I'm finally getting around to making a page on here, to show you some of our chickens. We just started raising chickens this past Spring.
This is Oprah, a Silver Laced Wyandotte. She is 4 months old.
The two white silkies below are Beatrice & Eugenie. The Royal Wedding had just occurred, and stuck in my mind were the pictures of William's cousins with their bizarre hats, and I couldn't resist naming these girls after them, as they were the only hens we had sporting feathers that stuck up on the tops of their heads! I learned when they were chicks, that they were also unique in that they have 5 toes, and black skin. I've since noticed their crow is quite different as well, although we don't hear them much. They are very quiet compared to the others. However, they are not as friendly as I thought they would be. A little standoffish.
Royals can be like that.
Here are a few more lovely ladies, rushing to get at some artichoke from my dinner the night before. My red hens are named after my grandmother and her sisters: Grace, Pansy, Violet, and Daisy. (Yes, my great-grandparents had very old-fashioned naming conventions for their children. Their brothers were Wilbur and Lewellyn.) My black hens are not named yet, as I'm having difficulty telling them apart. There are four, and I'm not even sure what kind they are. My boyfriend purchased these at the local Tractor Supply last spring.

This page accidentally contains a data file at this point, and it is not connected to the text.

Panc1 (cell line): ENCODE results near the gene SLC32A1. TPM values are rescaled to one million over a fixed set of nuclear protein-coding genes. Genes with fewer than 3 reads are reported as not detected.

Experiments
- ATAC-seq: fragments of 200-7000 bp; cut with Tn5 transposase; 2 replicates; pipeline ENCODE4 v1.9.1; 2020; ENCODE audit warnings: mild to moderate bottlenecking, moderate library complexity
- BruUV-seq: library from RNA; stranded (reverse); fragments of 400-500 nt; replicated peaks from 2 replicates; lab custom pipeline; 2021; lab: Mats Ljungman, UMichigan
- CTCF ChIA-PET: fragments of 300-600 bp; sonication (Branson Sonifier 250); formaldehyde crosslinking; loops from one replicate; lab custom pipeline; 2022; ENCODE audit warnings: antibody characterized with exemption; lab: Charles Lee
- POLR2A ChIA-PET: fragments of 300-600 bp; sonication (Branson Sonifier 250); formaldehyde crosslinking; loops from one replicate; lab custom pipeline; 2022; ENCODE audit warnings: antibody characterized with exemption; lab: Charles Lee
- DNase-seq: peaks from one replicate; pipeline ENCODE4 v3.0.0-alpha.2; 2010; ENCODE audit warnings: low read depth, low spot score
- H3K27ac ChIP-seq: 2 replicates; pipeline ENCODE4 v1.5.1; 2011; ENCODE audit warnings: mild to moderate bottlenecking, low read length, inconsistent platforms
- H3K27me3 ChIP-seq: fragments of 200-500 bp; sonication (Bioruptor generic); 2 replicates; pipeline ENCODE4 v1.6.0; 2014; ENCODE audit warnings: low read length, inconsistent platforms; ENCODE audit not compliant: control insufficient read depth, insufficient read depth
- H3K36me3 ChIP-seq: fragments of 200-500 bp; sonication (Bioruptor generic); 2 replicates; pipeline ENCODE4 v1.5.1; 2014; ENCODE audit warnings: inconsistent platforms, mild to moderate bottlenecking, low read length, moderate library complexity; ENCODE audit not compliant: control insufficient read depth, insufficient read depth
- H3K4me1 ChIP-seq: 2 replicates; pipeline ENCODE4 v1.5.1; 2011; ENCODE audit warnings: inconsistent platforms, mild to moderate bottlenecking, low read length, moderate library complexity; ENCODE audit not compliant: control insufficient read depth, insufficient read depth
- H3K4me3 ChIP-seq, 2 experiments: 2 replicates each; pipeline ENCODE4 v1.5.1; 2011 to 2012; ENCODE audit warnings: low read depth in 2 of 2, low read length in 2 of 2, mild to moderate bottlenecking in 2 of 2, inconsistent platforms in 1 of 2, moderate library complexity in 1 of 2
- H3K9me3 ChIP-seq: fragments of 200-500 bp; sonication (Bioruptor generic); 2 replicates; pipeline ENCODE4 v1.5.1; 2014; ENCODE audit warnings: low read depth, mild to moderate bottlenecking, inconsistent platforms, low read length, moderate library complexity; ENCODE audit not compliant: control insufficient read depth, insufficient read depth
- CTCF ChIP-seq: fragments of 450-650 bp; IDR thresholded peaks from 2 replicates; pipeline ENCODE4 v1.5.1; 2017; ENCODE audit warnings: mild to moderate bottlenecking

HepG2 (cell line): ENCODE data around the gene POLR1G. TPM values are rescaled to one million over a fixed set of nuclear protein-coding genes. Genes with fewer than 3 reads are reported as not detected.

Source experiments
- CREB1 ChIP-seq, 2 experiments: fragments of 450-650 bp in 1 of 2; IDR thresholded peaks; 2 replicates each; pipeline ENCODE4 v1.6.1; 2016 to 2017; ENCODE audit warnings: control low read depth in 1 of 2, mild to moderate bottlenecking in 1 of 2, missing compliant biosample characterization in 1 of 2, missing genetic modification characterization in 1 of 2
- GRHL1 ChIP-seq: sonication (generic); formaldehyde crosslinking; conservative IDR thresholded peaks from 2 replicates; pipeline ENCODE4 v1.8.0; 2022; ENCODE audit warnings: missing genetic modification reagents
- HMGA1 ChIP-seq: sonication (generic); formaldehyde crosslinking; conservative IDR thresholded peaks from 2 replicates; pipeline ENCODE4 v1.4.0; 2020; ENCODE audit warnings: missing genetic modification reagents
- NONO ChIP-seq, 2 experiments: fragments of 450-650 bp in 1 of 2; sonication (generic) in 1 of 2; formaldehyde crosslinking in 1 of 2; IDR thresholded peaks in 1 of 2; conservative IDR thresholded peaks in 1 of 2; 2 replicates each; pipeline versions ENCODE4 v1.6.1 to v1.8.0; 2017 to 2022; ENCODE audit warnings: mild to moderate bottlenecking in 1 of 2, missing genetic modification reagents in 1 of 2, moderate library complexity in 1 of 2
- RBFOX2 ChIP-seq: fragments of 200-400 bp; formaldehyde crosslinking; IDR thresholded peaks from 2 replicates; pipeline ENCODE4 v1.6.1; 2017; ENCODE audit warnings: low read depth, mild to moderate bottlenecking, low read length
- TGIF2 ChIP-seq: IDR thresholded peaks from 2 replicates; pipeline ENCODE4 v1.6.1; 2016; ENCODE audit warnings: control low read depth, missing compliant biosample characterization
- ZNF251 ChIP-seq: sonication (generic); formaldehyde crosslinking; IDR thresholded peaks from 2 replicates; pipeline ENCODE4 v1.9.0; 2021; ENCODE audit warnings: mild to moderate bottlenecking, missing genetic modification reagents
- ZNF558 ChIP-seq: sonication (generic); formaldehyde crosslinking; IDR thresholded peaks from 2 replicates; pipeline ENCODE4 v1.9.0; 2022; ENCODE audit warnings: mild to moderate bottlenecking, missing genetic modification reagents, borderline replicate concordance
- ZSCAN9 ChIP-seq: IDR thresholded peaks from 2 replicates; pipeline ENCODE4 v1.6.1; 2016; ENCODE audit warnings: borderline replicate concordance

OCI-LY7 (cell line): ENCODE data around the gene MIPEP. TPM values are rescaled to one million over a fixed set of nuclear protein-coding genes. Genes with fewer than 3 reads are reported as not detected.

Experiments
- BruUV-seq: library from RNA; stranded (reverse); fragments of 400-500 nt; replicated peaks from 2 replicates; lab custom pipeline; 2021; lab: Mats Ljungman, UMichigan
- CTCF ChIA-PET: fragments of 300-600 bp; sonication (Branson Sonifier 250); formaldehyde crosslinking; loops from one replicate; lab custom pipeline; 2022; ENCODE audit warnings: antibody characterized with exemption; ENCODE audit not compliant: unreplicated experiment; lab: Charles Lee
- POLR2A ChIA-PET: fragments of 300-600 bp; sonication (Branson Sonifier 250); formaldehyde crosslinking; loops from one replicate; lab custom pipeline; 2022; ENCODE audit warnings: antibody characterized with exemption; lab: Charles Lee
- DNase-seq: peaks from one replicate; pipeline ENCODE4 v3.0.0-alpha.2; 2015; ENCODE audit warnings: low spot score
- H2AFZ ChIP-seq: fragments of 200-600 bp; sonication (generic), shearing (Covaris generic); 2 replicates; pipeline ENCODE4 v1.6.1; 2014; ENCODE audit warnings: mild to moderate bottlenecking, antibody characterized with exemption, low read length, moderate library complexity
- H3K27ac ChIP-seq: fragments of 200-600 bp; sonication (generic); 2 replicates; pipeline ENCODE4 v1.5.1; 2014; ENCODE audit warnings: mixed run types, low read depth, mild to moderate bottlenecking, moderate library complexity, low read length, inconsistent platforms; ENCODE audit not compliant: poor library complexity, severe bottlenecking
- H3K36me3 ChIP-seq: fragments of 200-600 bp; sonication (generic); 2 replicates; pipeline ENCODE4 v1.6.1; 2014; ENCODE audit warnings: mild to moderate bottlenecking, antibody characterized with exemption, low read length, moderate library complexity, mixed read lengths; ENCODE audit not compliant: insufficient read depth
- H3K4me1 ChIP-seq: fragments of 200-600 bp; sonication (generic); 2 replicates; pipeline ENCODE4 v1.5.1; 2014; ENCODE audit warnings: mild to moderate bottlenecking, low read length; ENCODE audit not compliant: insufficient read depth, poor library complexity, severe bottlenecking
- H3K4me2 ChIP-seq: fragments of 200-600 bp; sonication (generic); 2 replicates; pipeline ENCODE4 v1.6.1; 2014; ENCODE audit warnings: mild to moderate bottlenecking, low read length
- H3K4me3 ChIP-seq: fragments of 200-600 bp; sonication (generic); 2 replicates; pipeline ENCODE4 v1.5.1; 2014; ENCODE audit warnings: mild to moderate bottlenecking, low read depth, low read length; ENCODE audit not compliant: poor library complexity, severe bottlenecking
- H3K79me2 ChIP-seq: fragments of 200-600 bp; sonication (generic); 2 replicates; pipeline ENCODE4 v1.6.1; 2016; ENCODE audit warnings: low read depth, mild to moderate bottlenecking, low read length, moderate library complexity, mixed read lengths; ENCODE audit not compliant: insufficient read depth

Here is Princess Catherine, a Buff Chantecler, which is a heritage breed and supposed to do well in the cold and lay well. She is named for my girlfriend (not a princess), who picked her up from the post office for me when she was delivered a day earlier than I was expecting! She took care of her and the two Silver-Laced Wyandottes for me all day and delivered them safe and sound. Since she was a blonde chick, (and so is my girlfriend) I told her this should be her namesake. She follows her progress and has volunteered to chicken sit for us if we are ever gone.
A pic from when they were a little younger, early spring/summer. The one rooster (banty) is at the top of that 'ramp' with his head down -- his name was Napoleon because he displayed rooster tendencies from a very young age and clearly was running the show. He became very loud, and we had promised our neighbors we wouldn't have any roosters, so he went to another farm where he is very happy and also rules the roost.